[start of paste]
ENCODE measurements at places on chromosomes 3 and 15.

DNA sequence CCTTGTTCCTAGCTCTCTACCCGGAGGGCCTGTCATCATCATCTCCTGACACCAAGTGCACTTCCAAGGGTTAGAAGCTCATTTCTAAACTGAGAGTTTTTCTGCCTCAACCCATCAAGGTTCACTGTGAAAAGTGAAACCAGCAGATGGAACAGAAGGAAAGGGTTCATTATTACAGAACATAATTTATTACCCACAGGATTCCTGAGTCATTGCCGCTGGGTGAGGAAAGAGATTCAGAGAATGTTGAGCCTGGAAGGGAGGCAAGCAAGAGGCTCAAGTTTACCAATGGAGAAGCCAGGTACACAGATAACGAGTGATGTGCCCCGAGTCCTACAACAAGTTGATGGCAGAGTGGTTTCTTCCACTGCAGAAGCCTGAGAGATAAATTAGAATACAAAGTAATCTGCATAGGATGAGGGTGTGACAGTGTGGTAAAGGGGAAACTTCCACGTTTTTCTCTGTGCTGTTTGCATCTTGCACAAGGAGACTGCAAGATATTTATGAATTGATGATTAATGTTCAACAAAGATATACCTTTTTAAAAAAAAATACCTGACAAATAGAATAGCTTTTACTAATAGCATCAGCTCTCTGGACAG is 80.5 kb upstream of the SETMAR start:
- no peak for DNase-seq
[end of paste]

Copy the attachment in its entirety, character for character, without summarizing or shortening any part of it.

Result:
ENCODE measurements at places on chromosomes 3 and 15.

DNA sequence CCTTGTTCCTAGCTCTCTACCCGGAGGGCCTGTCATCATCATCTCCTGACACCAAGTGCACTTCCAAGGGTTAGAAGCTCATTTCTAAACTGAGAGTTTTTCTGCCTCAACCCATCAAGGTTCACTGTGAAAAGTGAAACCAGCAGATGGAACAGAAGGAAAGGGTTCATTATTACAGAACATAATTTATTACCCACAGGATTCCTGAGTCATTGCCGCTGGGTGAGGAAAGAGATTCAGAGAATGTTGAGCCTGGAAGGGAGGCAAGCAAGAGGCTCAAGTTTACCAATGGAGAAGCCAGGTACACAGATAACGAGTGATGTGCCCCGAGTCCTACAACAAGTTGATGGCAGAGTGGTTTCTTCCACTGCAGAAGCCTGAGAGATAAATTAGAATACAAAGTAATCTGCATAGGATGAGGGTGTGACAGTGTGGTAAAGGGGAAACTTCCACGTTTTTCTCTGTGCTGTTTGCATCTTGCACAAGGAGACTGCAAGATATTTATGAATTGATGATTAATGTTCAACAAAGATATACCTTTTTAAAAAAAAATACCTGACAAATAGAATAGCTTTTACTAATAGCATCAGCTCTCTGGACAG is 80.5 kb upstream of the SETMAR start:
- no peak for DNase-seq